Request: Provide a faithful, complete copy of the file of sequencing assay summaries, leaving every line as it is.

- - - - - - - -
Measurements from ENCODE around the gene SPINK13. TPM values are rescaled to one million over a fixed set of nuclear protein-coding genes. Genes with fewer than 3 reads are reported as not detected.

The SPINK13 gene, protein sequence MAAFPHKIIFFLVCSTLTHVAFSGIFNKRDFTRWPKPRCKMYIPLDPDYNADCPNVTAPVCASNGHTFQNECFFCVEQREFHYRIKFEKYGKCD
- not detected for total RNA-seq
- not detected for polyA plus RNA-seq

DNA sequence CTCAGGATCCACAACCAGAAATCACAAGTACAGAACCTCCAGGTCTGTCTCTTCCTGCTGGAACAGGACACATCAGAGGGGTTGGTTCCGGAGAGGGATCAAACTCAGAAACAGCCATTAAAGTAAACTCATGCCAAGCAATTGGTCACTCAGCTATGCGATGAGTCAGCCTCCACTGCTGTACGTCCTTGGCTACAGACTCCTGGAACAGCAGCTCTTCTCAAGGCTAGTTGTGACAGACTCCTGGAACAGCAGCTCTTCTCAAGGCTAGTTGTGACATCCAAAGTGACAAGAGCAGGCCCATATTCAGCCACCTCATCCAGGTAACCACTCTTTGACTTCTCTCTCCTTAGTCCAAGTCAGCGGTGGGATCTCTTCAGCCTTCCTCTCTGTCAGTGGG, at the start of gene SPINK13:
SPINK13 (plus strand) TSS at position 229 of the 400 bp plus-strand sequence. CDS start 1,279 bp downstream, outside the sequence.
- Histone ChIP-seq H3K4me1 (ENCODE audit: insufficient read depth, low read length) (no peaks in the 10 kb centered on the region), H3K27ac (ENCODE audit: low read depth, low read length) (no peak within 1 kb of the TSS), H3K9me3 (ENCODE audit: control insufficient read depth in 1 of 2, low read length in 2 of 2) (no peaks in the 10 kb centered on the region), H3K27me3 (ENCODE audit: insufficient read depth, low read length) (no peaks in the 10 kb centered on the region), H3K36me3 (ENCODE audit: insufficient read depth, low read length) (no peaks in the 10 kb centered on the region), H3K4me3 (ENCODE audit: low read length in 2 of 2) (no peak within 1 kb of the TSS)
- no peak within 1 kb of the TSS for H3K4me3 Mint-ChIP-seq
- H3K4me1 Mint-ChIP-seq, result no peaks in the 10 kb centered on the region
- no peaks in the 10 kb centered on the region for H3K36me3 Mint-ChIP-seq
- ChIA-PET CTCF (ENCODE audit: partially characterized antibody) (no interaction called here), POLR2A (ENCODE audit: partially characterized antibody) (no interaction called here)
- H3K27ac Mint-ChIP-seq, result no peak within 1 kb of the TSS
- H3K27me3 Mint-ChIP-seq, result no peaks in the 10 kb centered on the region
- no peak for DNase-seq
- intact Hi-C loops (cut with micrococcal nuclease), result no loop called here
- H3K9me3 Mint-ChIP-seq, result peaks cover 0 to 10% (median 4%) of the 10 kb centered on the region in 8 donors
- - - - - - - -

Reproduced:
Measurements from ENCODE around the gene SPINK13. TPM values are rescaled to one million over a fixed set of nuclear protein-coding genes. Genes with fewer than 3 reads are reported as not detected.

The SPINK13 gene, protein sequence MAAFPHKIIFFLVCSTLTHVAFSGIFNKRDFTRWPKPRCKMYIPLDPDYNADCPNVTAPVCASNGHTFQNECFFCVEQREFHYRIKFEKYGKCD
- not detected for total RNA-seq
- not detected for polyA plus RNA-seq

DNA sequence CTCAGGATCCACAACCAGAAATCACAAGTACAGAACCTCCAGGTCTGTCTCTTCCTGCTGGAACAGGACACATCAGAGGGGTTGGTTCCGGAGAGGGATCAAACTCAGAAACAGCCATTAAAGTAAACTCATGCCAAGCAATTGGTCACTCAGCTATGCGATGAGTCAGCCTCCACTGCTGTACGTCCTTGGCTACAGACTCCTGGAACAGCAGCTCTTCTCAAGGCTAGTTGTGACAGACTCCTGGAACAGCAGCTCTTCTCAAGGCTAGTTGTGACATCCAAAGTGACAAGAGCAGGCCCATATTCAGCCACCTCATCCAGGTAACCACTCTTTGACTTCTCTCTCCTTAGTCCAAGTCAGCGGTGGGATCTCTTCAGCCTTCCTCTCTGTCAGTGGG, at the start of gene SPINK13:
SPINK13 (plus strand) TSS at position 229 of the 400 bp plus-strand sequence. CDS start 1,279 bp downstream, outside the sequence.
- Histone ChIP-seq H3K4me1 (ENCODE audit: insufficient read depth, low read length) (no peaks in the 10 kb centered on the region), H3K27ac (ENCODE audit: low read depth, low read length) (no peak within 1 kb of the TSS), H3K9me3 (ENCODE audit: control insufficient read depth in 1 of 2, low read length in 2 of 2) (no peaks in the 10 kb centered on the region), H3K27me3 (ENCODE audit: insufficient read depth, low read length) (no peaks in the 10 kb centered on the region), H3K36me3 (ENCODE audit: insufficient read depth, low read length) (no peaks in the 10 kb centered on the region), H3K4me3 (ENCODE audit: low read length in 2 of 2) (no peak within 1 kb of the TSS)
- no peak within 1 kb of the TSS for H3K4me3 Mint-ChIP-seq
- H3K4me1 Mint-ChIP-seq, result no peaks in the 10 kb centered on the region
- no peaks in the 10 kb centered on the region for H3K36me3 Mint-ChIP-seq
- ChIA-PET CTCF (ENCODE audit: partially characterized antibody) (no interaction called here), POLR2A (ENCODE audit: partially characterized antibody) (no interaction called here)
- H3K27ac Mint-ChIP-seq, result no peak within 1 kb of the TSS
- H3K27me3 Mint-ChIP-seq, result no peaks in the 10 kb centered on the region
- no peak for DNase-seq
- intact Hi-C loops (cut with micrococcal nuclease), result no loop called here
- H3K9me3 Mint-ChIP-seq, result peaks cover 0 to 10% (median 4%) of the 10 kb centered on the region in 8 donors